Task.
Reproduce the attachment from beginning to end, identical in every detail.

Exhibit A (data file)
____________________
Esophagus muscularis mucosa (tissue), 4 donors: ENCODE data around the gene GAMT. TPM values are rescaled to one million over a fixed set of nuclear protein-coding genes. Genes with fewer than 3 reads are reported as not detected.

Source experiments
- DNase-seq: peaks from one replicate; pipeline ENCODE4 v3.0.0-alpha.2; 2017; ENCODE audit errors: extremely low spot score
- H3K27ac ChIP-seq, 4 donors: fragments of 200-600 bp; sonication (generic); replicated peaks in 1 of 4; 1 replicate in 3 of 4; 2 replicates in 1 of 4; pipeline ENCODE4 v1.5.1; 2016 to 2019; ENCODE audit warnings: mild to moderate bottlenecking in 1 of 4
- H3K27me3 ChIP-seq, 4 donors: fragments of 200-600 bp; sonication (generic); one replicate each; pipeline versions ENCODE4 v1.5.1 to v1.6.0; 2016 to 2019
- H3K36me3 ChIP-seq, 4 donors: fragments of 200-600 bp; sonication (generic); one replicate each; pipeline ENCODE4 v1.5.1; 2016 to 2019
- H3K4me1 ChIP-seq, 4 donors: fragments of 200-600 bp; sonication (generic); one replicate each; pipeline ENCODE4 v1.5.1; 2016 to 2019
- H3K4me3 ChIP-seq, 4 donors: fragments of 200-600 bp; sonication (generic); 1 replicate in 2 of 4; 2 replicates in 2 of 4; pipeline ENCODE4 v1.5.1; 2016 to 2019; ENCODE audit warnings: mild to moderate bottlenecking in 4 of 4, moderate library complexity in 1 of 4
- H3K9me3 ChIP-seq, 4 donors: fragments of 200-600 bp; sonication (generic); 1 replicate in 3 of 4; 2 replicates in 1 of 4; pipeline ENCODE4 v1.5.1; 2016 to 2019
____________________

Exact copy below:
Esophagus muscularis mucosa (tissue), 4 donors: ENCODE data around the gene GAMT. TPM values are rescaled to one million over a fixed set of nuclear protein-coding genes. Genes with fewer than 3 reads are reported as not detected.

Source experiments
- DNase-seq: peaks from one replicate; pipeline ENCODE4 v3.0.0-alpha.2; 2017; ENCODE audit errors: extremely low spot score
- H3K27ac ChIP-seq, 4 donors: fragments of 200-600 bp; sonication (generic); replicated peaks in 1 of 4; 1 replicate in 3 of 4; 2 replicates in 1 of 4; pipeline ENCODE4 v1.5.1; 2016 to 2019; ENCODE audit warnings: mild to moderate bottlenecking in 1 of 4
- H3K27me3 ChIP-seq, 4 donors: fragments of 200-600 bp; sonication (generic); one replicate each; pipeline versions ENCODE4 v1.5.1 to v1.6.0; 2016 to 2019
- H3K36me3 ChIP-seq, 4 donors: fragments of 200-600 bp; sonication (generic); one replicate each; pipeline ENCODE4 v1.5.1; 2016 to 2019
- H3K4me1 ChIP-seq, 4 donors: fragments of 200-600 bp; sonication (generic); one replicate each; pipeline ENCODE4 v1.5.1; 2016 to 2019
- H3K4me3 ChIP-seq, 4 donors: fragments of 200-600 bp; sonication (generic); 1 replicate in 2 of 4; 2 replicates in 2 of 4; pipeline ENCODE4 v1.5.1; 2016 to 2019; ENCODE audit warnings: mild to moderate bottlenecking in 4 of 4, moderate library complexity in 1 of 4
- H3K9me3 ChIP-seq, 4 donors: fragments of 200-600 bp; sonication (generic); 1 replicate in 3 of 4; 2 replicates in 1 of 4; pipeline ENCODE4 v1.5.1; 2016 to 2019